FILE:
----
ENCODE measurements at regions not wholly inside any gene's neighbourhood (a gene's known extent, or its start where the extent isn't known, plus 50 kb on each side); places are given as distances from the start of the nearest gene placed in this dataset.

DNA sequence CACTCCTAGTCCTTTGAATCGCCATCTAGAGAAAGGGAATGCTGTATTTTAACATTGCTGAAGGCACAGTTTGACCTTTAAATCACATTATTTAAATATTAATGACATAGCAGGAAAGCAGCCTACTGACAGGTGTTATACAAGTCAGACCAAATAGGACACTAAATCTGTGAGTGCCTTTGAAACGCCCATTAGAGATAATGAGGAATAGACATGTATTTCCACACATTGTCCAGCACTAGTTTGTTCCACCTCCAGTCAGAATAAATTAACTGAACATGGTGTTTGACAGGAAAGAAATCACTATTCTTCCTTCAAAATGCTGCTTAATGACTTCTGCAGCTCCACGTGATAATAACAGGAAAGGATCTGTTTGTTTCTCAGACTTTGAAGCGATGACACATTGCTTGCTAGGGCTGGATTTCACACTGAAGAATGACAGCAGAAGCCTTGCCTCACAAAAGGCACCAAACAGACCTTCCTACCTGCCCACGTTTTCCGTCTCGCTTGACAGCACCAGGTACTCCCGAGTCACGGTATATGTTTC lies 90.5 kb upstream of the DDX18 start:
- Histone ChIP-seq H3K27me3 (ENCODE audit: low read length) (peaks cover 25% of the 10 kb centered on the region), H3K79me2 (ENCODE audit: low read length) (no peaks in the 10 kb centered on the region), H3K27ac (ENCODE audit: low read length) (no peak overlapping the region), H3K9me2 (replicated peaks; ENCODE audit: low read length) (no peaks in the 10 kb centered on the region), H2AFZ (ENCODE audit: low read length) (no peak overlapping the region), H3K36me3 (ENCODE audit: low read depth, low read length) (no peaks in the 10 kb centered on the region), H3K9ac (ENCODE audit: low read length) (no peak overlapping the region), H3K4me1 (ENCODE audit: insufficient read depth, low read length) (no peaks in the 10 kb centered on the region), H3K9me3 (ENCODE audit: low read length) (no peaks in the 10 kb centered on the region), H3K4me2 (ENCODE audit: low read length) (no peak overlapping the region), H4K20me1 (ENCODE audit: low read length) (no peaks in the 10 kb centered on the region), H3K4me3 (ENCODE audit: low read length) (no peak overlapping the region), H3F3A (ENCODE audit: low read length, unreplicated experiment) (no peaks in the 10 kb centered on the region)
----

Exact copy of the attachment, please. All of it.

ENCODE measurements at regions not wholly inside any gene's neighbourhood (a gene's known extent, or its start where the extent isn't known, plus 50 kb on each side); places are given as distances from the start of the nearest gene placed in this dataset.

DNA sequence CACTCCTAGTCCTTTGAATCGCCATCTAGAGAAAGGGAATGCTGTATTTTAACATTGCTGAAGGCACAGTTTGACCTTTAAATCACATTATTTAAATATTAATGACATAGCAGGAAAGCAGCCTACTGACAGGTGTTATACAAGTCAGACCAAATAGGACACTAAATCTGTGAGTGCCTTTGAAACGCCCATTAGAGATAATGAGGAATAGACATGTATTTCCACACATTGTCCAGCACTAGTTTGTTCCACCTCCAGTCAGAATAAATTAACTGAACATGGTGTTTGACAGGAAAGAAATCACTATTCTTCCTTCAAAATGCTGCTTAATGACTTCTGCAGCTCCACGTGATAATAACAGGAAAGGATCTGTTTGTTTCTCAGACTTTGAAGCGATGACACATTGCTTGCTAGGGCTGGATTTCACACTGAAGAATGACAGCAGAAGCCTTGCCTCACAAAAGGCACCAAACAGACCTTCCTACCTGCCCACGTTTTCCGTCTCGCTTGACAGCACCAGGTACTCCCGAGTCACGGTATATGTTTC lies 90.5 kb upstream of the DDX18 start:
- Histone ChIP-seq H3K27me3 (ENCODE audit: low read length) (peaks cover 25% of the 10 kb centered on the region), H3K79me2 (ENCODE audit: low read length) (no peaks in the 10 kb centered on the region), H3K27ac (ENCODE audit: low read length) (no peak overlapping the region), H3K9me2 (replicated peaks; ENCODE audit: low read length) (no peaks in the 10 kb centered on the region), H2AFZ (ENCODE audit: low read length) (no peak overlapping the region), H3K36me3 (ENCODE audit: low read depth, low read length) (no peaks in the 10 kb centered on the region), H3K9ac (ENCODE audit: low read length) (no peak overlapping the region), H3K4me1 (ENCODE audit: insufficient read depth, low read length) (no peaks in the 10 kb centered on the region), H3K9me3 (ENCODE audit: low read length) (no peaks in the 10 kb centered on the region), H3K4me2 (ENCODE audit: low read length) (no peak overlapping the region), H4K20me1 (ENCODE audit: low read length) (no peaks in the 10 kb centered on the region), H3K4me3 (ENCODE audit: low read length) (no peak overlapping the region), H3F3A (ENCODE audit: low read length, unreplicated experiment) (no peaks in the 10 kb centered on the region)